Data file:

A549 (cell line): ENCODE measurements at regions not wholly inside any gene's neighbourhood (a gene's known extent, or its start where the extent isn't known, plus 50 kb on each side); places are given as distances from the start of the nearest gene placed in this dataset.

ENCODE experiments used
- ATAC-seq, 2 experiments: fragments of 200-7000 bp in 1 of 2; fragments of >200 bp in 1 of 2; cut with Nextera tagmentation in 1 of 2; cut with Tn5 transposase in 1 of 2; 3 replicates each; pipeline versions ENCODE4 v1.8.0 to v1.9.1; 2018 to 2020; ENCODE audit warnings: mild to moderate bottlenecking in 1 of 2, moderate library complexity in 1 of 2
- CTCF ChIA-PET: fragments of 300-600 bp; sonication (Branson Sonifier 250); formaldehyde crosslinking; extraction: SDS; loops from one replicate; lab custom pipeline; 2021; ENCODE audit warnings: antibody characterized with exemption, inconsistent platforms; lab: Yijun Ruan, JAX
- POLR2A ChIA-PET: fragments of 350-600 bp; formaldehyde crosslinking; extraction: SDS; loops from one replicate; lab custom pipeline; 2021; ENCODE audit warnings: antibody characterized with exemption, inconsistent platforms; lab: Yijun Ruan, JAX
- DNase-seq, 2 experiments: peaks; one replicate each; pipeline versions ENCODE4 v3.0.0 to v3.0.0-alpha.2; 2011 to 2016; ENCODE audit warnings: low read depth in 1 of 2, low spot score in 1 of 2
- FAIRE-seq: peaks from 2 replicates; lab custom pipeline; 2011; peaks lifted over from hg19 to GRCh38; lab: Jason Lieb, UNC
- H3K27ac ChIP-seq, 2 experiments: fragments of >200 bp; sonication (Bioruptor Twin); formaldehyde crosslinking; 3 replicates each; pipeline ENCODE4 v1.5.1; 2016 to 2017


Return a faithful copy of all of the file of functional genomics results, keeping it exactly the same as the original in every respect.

A549 (cell line): ENCODE measurements at regions not wholly inside any gene's neighbourhood (a gene's known extent, or its start where the extent isn't known, plus 50 kb on each side); places are given as distances from the start of the nearest gene placed in this dataset.

ENCODE experiments used
- ATAC-seq, 2 experiments: fragments of 200-7000 bp in 1 of 2; fragments of >200 bp in 1 of 2; cut with Nextera tagmentation in 1 of 2; cut with Tn5 transposase in 1 of 2; 3 replicates each; pipeline versions ENCODE4 v1.8.0 to v1.9.1; 2018 to 2020; ENCODE audit warnings: mild to moderate bottlenecking in 1 of 2, moderate library complexity in 1 of 2
- CTCF ChIA-PET: fragments of 300-600 bp; sonication (Branson Sonifier 250); formaldehyde crosslinking; extraction: SDS; loops from one replicate; lab custom pipeline; 2021; ENCODE audit warnings: antibody characterized with exemption, inconsistent platforms; lab: Yijun Ruan, JAX
- POLR2A ChIA-PET: fragments of 350-600 bp; formaldehyde crosslinking; extraction: SDS; loops from one replicate; lab custom pipeline; 2021; ENCODE audit warnings: antibody characterized with exemption, inconsistent platforms; lab: Yijun Ruan, JAX
- DNase-seq, 2 experiments: peaks; one replicate each; pipeline versions ENCODE4 v3.0.0 to v3.0.0-alpha.2; 2011 to 2016; ENCODE audit warnings: low read depth in 1 of 2, low spot score in 1 of 2
- FAIRE-seq: peaks from 2 replicates; lab custom pipeline; 2011; peaks lifted over from hg19 to GRCh38; lab: Jason Lieb, UNC
- H3K27ac ChIP-seq, 2 experiments: fragments of >200 bp; sonication (Bioruptor Twin); formaldehyde crosslinking; 3 replicates each; pipeline ENCODE4 v1.5.1; 2016 to 2017